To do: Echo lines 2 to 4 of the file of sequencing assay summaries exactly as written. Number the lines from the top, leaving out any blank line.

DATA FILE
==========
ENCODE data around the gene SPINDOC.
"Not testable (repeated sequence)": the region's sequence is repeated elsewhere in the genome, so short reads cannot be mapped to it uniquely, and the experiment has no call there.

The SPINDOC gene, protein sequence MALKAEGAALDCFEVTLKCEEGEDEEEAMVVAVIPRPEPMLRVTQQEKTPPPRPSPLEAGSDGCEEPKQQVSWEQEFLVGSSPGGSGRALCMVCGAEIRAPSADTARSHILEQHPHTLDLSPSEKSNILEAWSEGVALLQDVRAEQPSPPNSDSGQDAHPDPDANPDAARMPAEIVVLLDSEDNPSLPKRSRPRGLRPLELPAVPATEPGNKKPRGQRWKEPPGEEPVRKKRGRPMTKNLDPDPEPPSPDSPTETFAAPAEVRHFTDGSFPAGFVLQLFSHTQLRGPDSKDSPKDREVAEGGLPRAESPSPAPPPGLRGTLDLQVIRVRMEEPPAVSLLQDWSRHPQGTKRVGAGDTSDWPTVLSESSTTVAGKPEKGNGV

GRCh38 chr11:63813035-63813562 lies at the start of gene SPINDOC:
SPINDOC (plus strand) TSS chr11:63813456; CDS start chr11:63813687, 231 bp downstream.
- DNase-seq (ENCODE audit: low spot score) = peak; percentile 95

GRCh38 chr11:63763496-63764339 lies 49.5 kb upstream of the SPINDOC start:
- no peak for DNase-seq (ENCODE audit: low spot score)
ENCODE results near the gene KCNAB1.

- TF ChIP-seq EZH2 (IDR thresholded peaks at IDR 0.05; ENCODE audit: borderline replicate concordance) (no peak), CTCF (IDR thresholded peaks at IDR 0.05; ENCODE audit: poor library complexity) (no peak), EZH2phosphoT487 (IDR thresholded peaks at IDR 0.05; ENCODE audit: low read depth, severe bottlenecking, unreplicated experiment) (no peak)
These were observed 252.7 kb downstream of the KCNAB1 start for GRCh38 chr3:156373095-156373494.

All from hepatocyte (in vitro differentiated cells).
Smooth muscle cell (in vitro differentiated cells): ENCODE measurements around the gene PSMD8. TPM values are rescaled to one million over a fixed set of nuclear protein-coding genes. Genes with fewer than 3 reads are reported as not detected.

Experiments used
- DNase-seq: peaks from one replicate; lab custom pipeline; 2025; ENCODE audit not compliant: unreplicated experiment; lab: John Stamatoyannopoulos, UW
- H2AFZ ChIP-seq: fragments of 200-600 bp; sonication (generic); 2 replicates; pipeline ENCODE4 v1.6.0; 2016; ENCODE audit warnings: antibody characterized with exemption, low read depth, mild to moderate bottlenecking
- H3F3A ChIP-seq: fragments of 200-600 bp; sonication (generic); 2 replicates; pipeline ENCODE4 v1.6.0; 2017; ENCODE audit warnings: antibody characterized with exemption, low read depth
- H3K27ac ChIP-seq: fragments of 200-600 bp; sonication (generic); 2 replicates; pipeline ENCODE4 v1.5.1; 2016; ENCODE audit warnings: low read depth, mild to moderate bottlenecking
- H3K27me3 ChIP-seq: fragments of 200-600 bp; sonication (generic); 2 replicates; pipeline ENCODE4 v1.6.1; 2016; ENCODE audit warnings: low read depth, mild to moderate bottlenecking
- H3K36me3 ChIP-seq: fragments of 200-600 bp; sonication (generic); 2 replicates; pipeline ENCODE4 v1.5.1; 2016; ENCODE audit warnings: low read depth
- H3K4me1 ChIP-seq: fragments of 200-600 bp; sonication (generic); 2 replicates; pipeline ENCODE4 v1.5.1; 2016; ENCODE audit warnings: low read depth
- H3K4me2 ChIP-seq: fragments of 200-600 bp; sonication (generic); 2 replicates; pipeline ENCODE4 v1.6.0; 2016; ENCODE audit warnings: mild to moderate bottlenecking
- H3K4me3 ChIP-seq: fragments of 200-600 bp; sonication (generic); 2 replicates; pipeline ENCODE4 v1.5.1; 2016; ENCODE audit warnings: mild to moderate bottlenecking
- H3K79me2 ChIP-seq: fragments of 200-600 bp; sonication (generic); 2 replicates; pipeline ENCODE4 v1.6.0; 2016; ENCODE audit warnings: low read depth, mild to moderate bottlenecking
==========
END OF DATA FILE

"Not testable (repeated sequence)": the region's sequence is repeated elsewhere in the genome, so short reads cannot be mapped to it uniquely, and the experiment has no call there.

The SPINDOC gene, protein sequence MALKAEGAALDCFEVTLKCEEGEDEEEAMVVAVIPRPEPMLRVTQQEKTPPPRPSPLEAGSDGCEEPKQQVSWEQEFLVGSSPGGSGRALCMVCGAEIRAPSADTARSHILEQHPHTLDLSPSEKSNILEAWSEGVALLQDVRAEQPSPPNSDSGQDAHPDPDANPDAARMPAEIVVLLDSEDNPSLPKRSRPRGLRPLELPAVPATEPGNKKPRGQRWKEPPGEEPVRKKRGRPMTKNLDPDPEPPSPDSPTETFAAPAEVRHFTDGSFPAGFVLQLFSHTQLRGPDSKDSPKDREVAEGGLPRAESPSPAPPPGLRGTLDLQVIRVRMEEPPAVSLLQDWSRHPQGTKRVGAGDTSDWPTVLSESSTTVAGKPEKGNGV

GRCh38 chr11:63813035-63813562 lies at the start of gene SPINDOC: